“Despite the fact that I had been excitedly telling everyone that I would be studying abroad in Florence for a semester, it didn’t sink in until I had lugged my suitcases up three flights of stairs in the early September humidity, and caught a glimpse of the Duomo from my balcony window. At the program orientation they discussed how it might take time to adjust and prepared us for various aspects of culture shock that students usually experience. Initially, these external influences didn’t really seem to affect me. My curiosity and eagerness to explore my new home led me down unknown cobblestone alleys, discovering amazing dishes that I severely butchered the pronunciation of. I loved everything Italy had to offer – amazing, fresh food; rich culture; and convenient access to the rest of Europe. Italy was spectacular, way better than charmless, concrete clad America.
Once classes started things began to feel more normalized, and I settled into a new routine consisting of pasta and gelato twice a day. As the previously unknown streets became familiar and favorite cafes were established, the initial honeymoon haze started to wane. I became aware of the absence of little aspects of home that I relied on to feel comfortable. For instance, I had no point of reference for any brands at the nearest Pam Local and the had to hunt through several pharmacies to find one that carried face wash. These novel experiences, not the different language or unfamiliarity with the city, were what reminded me daily that I was in a place very far away from home.
When preparing to study abroad I knew I wanted to do everything possible to take full advantage of the opportunity to be in Europe for an entire semester. I had a list of the places I wanted to go, and the weekends planned out to do so. What I wasn’t prepared for was how exhausting traveling practically every weekend would be. I pushed past the fatigue and sickness to explore new cities that I had dreamed about for so long. It continued to surprise me how places could appear very similar, but beyond surface-level experiences, are quite unique. Embracing interactions with locals while using public transportation, seeking restaurant recommendations, and participating in local and traditional celebrations provided invaluable insight into the daily life of each place I visited.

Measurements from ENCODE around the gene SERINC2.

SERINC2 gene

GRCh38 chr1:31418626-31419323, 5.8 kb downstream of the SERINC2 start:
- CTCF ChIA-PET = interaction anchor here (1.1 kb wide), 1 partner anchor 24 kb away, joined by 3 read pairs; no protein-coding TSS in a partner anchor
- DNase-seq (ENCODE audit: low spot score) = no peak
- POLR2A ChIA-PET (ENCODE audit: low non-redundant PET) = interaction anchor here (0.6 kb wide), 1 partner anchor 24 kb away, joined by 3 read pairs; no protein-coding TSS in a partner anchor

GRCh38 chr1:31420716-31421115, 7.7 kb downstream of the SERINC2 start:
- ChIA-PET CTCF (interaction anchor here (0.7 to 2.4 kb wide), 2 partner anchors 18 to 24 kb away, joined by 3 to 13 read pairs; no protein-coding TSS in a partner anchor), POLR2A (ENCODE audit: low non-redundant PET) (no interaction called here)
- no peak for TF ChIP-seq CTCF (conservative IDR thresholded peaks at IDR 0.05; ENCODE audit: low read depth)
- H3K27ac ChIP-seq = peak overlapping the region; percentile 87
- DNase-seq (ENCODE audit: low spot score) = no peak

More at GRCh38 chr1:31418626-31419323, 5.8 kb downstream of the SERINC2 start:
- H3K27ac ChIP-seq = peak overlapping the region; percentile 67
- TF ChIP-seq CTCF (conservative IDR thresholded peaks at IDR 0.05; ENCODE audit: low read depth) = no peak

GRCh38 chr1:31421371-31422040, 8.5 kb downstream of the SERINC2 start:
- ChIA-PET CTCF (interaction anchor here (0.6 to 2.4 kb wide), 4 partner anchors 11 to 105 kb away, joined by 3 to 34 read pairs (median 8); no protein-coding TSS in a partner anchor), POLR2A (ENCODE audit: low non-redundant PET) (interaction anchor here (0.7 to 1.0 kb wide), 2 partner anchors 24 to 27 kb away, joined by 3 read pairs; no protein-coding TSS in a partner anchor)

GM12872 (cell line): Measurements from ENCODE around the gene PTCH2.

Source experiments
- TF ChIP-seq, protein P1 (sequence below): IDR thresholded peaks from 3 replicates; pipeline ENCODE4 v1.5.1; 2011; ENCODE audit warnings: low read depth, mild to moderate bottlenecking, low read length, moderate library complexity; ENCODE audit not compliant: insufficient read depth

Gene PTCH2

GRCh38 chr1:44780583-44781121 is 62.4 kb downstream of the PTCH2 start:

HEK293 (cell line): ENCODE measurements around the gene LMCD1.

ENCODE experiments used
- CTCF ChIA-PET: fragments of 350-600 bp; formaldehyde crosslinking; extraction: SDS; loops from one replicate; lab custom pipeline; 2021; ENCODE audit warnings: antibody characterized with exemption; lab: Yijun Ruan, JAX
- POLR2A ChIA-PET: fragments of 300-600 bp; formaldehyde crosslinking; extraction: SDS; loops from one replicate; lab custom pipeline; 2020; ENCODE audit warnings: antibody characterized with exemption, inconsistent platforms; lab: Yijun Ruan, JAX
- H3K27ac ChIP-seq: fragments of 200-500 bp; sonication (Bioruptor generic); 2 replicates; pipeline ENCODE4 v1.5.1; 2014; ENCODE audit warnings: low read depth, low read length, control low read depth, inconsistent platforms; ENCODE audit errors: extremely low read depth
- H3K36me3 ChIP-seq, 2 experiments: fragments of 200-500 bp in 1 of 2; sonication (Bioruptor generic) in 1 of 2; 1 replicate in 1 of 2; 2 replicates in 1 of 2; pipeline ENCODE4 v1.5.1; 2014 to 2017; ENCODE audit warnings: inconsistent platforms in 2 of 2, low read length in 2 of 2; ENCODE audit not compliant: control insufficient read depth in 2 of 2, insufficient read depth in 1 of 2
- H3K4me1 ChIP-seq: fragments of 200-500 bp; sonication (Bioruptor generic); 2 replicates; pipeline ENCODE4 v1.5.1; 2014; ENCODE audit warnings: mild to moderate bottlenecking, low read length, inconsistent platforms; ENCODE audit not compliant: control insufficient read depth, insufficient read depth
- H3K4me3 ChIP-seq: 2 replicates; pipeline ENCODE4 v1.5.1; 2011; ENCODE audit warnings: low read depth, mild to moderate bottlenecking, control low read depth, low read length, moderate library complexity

One experience that enriched my semester in Florence was the opportunity through my program to have dinner with a local Italian family. Every Tuesday my friend and I would walk to our family’s apartment on the outskirts of the city with empty stomachs, prepared for a decadent home cooked meal. During each visit I gained a much richer understanding of Tuscany and the Italian lifestyle in general from our lively, inquisitive discussions. While sometimes heavily aided by Google Translate on both sides, I was fascinated by their commentary every time. I loved discovering aspects of American life that were common place to me but seemed completely absurd to them, and visa versa.
Additionally, I was fortunate to be able to participate in an internship with Your Place in Florence. I had previous work experience in hospitality and marketing and was eager to see these fields approached through a different, Italian lens. From my time spent at Palazzo San Niccolò I gained an appreciation for the finer attention to details and aspects of running a local business compared to the more corporate environment I was a part of in the States. I thouroghly enjoyed collaborating with other members of the team while working on projects, and learned so much from their unique insights.
Beyond the material covered in my courses and cities explored, I learned so many things about myself during my time abroad. I began my semester in Florence as an obvious outsider and soon came to call it home. I cannot wait to see how my perspectives of my home in America have changed when I return based on what I have experienced this semester.”